NIDA Partners with SCHOLASTIC, Tells Kids Facts About Methamphetamines
Through its continuing partnership with SCHOLASTIC, the worldwide children's publishing and media company, the National Institute on Drug Abuse will distribute information on the health effects of methamphetamine to nearly two million middle and high school students and their teachers.
Schmalfeldt:Through its continuing partnership with SCHOLASTIC, the worldwide children's publishing and media company, the National Institute on Drug Abuse will distribute information on the health effects of methamphetamine to nearly two million middle and high school students and their teachers. Dr. Cindy Miner is the Deputy Director for the Office of Science Policy and Communications at NIDA. She talked about some of the dangers posed by "meth" that will be highlighted in the series called "Heads Up: Real News About Drugs and Your Body."
Miner: It's a dangerous drug. It does appear through neuroimaging technology to cause some damage to certain areas of the brain. It is also highly addictive. It's effects can be long-lasting. There are treatments and things that you can do recover, in case you do become addicted.
Schmalfeldt:This is the fourth year of the NIDA/SCHOLASTIC partnership of reaching out to middle and early high school students. An online teacher survey shows that more than 90 percent found the "Heads Up" articles to be extremely or very valuable. And almost 94 percent of the teachers said it is important to integrate substance abuse information into the curriculum. Dr. Miner said one additional benefit of the program was the fact that it could interest students in bio-medical careers. She said this was being done through a series of interactive segments in the SCHOLASTIC publications. She shared an example.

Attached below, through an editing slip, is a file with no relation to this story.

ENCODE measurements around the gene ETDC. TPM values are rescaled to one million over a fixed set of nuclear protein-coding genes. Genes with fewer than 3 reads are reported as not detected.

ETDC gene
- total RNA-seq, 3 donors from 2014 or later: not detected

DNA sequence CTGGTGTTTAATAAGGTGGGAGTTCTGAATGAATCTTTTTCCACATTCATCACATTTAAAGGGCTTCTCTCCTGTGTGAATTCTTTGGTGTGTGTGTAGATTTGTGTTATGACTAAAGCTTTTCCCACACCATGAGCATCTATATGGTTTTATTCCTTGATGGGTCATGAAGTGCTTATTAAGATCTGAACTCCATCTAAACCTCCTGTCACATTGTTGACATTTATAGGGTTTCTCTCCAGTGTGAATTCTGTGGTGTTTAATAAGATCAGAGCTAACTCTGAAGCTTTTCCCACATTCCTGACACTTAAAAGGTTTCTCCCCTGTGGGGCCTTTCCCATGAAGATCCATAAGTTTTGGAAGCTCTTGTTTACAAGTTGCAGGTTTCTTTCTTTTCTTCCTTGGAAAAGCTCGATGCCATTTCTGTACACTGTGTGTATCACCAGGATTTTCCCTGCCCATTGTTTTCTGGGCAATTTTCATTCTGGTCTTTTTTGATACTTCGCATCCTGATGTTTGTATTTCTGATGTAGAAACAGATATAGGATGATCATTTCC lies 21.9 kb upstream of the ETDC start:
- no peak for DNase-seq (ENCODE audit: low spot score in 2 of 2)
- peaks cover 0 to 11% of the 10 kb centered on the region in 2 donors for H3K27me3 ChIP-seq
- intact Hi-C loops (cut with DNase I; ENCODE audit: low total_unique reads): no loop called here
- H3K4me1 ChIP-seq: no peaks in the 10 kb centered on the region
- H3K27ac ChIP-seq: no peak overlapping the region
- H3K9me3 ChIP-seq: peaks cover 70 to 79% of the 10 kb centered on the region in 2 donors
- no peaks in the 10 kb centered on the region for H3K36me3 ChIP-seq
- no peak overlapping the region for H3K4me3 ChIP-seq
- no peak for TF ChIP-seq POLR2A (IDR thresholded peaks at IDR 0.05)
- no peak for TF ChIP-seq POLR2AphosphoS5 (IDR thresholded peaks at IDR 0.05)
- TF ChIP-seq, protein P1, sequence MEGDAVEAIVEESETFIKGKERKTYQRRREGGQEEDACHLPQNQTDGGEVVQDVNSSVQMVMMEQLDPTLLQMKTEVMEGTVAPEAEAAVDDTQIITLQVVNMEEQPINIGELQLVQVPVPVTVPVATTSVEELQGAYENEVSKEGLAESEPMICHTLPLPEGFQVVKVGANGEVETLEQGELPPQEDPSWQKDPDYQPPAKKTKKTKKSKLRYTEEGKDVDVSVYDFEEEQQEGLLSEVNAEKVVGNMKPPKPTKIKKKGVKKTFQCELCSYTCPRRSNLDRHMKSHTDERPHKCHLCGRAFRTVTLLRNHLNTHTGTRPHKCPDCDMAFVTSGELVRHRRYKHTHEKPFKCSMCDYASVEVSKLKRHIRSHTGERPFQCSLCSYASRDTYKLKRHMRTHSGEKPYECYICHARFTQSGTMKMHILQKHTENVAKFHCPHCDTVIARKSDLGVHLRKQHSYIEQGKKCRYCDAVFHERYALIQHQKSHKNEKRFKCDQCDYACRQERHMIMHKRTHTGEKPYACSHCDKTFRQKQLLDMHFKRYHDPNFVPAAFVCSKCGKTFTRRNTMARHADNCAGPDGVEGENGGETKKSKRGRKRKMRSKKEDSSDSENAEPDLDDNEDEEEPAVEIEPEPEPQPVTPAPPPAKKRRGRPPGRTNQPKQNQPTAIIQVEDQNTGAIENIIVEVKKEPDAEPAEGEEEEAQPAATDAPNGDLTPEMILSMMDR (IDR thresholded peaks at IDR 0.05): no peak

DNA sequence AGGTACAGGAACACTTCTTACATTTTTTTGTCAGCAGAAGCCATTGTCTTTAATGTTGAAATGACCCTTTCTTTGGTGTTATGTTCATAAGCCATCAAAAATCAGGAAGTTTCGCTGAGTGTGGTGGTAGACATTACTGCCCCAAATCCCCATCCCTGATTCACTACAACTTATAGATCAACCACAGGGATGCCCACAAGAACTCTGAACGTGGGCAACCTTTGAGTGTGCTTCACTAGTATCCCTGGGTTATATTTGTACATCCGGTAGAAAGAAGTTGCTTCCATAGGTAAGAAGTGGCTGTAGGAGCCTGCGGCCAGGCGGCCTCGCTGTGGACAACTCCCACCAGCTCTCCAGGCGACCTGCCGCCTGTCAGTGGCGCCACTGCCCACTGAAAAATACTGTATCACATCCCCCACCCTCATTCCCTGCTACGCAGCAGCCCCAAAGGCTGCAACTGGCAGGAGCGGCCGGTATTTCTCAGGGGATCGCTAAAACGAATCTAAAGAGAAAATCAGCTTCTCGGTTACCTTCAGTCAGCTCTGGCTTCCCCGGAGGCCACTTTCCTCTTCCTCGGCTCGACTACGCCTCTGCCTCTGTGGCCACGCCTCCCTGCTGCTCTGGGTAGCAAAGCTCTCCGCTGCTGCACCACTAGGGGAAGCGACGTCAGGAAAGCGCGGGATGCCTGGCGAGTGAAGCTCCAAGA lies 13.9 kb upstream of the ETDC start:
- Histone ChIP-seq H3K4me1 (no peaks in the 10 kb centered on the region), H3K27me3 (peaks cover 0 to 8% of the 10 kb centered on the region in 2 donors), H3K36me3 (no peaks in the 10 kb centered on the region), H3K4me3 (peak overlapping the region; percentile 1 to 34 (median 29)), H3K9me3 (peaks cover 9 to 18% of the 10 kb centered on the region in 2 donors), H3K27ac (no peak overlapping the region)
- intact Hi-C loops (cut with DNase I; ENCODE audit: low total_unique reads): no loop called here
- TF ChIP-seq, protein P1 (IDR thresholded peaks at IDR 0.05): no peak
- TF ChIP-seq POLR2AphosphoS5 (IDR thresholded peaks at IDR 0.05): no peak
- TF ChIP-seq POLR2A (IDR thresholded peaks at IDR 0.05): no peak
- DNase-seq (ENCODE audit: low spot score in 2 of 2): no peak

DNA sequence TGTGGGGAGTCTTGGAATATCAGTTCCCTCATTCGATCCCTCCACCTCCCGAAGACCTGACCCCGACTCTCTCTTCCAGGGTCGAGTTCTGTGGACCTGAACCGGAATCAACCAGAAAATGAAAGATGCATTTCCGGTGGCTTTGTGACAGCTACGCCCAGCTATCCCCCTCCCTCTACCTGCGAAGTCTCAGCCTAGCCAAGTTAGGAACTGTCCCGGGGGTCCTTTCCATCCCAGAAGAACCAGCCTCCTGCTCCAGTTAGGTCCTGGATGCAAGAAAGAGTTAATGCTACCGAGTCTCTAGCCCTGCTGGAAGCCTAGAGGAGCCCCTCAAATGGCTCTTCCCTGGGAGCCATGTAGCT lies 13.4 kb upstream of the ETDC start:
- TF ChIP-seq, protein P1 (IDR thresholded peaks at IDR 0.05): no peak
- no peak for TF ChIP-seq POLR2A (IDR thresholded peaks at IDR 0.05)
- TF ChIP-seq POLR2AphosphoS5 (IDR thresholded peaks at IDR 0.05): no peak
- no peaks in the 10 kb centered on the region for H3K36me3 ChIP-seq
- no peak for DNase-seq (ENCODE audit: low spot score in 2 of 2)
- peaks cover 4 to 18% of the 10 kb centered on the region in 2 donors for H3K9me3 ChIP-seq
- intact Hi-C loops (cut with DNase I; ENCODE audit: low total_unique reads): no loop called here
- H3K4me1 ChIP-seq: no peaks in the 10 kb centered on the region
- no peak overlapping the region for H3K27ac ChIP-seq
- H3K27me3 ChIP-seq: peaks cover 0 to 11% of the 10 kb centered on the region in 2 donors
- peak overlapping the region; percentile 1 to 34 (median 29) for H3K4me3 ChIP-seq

Miner: We took a study that was actually done at the National Institute of Mental Health looking at brain development and they used imaging technology to look at 15 years of brain development in a number of kids. And so in this particular piece, we show the data and we also talk about what is brain imaging, what is an fMRI (functional magnetic resonance imaging), what's a PET (positron emission tomography) scan, how do they differ, and how can you look at these images and learn about brain activity, and how it's changing across a life span.
Schmalfeldt:In addition to article inserts for the present school year, a popular teaching poster produced in "Heads Up's" first year featuring the medical consequences of drugs on various parts of the body will be produced in English on one side, Spanish on the other, and will be distributed free to several thousand schools where at least 25 percent of the students are Hispanic. For more info, visit the NIDA website at www.backtoschool.drugabuse.gov. From the National Institutes of Health, I'm Bill Schmalfeldt in Bethesda, Maryland.
About This Audio Report
Reporter: Bill Schmalfeldt
Sound Bite: Dr. Cindy Miner
Topic: Drug Abuse, Medical Education